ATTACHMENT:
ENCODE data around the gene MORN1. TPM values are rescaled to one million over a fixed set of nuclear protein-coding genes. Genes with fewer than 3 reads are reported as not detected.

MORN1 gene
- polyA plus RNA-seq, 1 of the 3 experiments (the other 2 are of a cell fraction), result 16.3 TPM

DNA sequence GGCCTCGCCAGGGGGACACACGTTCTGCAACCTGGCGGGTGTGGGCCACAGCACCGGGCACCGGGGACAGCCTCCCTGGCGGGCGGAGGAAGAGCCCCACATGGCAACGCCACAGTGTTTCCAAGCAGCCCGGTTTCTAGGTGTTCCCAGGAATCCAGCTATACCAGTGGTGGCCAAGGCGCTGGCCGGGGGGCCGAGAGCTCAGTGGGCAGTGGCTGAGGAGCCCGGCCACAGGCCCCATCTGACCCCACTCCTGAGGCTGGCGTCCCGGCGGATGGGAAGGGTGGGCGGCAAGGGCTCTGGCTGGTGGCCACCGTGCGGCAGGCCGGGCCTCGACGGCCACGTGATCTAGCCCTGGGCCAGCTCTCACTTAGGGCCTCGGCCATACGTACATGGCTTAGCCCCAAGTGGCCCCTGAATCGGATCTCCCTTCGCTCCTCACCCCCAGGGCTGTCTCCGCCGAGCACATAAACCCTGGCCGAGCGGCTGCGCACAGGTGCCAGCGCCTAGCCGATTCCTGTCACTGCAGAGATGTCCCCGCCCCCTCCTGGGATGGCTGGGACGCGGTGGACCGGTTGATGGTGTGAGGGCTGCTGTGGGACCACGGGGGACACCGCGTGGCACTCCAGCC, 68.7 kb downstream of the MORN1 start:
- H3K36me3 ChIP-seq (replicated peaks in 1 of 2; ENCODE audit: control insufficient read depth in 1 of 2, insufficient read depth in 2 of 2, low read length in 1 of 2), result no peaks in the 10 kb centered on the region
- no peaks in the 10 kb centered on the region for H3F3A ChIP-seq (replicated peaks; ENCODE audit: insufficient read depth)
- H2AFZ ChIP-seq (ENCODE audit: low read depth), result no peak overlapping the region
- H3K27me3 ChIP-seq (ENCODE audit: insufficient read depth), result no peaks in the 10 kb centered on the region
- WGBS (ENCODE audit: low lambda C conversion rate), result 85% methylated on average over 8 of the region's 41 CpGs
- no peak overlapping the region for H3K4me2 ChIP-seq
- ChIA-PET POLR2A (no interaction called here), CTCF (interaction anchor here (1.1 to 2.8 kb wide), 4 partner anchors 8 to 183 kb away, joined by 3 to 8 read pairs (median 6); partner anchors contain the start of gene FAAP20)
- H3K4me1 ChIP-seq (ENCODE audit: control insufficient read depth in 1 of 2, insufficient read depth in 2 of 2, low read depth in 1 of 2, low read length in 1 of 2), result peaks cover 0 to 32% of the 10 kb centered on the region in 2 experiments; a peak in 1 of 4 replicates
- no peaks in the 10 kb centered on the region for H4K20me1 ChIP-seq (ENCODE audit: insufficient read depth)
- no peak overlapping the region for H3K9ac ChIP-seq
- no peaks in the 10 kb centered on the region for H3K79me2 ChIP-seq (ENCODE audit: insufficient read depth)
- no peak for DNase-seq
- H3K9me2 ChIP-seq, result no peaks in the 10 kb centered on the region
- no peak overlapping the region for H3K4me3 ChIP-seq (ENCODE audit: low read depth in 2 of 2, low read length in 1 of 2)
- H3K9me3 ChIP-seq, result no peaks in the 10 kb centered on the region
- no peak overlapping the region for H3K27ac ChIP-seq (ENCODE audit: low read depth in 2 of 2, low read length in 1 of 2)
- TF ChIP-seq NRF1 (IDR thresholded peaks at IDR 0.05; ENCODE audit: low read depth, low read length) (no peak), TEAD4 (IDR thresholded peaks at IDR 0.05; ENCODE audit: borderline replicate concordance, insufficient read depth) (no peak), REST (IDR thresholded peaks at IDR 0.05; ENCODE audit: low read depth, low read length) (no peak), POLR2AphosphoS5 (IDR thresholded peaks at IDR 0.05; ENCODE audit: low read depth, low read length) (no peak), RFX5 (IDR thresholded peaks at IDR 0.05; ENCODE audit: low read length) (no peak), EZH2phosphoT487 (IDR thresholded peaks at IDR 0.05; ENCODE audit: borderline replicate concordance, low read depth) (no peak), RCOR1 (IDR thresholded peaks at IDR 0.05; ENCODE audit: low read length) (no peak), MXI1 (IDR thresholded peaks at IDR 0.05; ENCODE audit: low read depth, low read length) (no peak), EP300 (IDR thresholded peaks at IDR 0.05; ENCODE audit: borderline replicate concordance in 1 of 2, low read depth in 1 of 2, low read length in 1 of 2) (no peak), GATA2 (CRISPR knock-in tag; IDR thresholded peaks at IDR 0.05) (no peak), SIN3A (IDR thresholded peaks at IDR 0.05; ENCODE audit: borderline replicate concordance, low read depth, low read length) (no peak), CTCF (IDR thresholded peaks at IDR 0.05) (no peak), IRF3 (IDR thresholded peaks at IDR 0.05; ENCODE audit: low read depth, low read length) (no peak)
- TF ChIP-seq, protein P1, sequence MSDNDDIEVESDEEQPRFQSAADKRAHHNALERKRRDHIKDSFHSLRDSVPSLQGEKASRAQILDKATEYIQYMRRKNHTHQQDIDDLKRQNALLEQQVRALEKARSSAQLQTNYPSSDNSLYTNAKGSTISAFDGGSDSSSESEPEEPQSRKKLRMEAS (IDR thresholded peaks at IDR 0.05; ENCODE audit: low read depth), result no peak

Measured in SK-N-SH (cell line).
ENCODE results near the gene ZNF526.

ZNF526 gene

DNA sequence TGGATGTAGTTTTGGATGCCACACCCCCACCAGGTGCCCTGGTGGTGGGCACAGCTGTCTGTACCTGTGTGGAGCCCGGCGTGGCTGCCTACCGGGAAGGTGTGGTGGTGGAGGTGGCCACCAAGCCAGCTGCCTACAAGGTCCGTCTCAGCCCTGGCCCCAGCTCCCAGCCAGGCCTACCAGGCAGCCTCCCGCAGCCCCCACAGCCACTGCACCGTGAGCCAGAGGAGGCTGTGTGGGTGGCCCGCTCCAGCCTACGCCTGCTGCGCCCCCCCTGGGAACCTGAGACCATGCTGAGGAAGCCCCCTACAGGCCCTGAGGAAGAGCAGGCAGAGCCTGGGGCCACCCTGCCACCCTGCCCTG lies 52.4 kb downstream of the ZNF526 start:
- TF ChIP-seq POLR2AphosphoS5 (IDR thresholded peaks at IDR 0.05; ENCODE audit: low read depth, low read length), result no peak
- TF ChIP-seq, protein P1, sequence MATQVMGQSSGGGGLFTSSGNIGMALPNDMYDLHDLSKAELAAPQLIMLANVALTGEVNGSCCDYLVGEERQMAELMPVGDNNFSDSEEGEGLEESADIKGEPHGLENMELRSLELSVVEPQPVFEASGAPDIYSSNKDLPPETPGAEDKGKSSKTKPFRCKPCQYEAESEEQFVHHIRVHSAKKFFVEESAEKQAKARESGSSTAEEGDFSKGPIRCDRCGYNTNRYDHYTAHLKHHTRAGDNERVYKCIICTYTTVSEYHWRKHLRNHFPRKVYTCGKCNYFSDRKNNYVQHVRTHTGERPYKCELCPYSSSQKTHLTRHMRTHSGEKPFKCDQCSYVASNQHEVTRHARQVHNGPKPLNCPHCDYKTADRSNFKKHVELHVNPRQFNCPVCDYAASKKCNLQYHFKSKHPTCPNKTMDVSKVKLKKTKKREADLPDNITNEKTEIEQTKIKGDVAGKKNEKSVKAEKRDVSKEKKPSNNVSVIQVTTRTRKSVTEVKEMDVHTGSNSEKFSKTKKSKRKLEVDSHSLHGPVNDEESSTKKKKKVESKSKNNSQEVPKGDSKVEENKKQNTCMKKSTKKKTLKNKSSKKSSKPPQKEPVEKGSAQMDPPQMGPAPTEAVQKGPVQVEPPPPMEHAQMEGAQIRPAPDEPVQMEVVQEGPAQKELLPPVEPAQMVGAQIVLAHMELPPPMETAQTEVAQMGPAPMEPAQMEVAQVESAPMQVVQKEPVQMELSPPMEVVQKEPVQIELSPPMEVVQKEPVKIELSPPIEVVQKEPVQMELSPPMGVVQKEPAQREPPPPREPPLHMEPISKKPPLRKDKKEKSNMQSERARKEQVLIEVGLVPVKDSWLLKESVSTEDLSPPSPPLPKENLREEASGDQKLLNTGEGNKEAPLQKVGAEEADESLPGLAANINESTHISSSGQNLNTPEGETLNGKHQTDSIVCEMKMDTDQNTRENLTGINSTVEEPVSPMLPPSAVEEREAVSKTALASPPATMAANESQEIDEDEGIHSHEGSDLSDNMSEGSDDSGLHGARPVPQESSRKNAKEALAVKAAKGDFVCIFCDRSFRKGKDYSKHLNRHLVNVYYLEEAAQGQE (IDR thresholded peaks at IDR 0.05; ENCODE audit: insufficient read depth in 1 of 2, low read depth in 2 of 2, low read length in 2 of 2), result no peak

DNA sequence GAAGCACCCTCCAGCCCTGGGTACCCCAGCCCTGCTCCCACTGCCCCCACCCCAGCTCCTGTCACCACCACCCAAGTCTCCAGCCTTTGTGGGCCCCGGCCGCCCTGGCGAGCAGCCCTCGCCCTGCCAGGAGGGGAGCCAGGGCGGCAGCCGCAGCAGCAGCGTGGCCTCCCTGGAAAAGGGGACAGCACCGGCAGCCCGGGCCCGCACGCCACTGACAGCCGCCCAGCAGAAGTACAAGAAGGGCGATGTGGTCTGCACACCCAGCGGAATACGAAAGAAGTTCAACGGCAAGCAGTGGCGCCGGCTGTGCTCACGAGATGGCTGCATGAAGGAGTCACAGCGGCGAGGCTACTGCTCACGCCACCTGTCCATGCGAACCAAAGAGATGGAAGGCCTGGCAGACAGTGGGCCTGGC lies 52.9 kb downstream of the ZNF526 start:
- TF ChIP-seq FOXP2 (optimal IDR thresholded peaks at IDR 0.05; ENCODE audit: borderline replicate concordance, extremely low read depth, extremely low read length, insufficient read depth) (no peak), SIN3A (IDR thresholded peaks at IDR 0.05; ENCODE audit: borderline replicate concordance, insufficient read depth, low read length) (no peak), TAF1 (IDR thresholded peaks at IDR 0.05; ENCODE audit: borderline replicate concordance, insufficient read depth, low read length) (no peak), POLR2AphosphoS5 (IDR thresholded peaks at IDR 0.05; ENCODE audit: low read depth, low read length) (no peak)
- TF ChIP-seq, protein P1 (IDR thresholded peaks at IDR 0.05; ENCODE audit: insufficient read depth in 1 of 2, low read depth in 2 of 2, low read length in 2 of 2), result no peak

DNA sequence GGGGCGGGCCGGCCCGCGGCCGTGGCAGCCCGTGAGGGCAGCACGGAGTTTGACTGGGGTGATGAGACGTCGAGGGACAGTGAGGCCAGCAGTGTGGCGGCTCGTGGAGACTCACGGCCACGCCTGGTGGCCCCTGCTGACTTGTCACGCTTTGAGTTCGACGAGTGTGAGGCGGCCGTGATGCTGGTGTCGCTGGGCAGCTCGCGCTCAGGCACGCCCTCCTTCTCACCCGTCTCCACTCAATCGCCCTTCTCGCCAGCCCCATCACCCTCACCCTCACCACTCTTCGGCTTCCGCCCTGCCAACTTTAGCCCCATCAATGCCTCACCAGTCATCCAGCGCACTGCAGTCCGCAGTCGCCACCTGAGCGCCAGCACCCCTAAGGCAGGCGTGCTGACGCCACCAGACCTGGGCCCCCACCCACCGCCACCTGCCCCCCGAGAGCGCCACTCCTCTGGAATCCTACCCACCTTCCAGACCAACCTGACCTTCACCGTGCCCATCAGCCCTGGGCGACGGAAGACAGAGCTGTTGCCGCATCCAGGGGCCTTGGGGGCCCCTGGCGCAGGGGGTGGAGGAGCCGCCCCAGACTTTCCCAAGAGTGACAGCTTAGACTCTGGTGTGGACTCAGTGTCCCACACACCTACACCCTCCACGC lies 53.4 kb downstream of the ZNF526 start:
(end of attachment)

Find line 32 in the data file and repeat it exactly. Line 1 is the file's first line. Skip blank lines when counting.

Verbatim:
DNA sequence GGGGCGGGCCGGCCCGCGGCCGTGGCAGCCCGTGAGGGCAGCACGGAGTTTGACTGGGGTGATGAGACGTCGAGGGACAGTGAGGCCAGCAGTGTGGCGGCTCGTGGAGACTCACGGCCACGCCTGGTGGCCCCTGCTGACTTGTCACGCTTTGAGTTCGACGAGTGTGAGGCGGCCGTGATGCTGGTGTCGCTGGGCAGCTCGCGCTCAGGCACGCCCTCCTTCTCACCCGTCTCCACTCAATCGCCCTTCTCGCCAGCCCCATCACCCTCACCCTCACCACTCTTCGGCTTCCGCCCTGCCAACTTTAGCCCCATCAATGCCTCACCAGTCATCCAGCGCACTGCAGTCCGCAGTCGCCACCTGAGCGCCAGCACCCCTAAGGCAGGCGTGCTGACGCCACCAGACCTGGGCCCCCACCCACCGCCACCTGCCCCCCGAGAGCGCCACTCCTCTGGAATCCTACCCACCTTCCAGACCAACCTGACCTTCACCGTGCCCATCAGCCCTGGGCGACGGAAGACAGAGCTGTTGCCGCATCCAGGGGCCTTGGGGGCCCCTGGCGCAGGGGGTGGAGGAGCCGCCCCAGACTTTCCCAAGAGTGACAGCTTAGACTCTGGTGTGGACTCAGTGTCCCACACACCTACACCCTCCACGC lies 53.4 kb downstream of the ZNF526 start: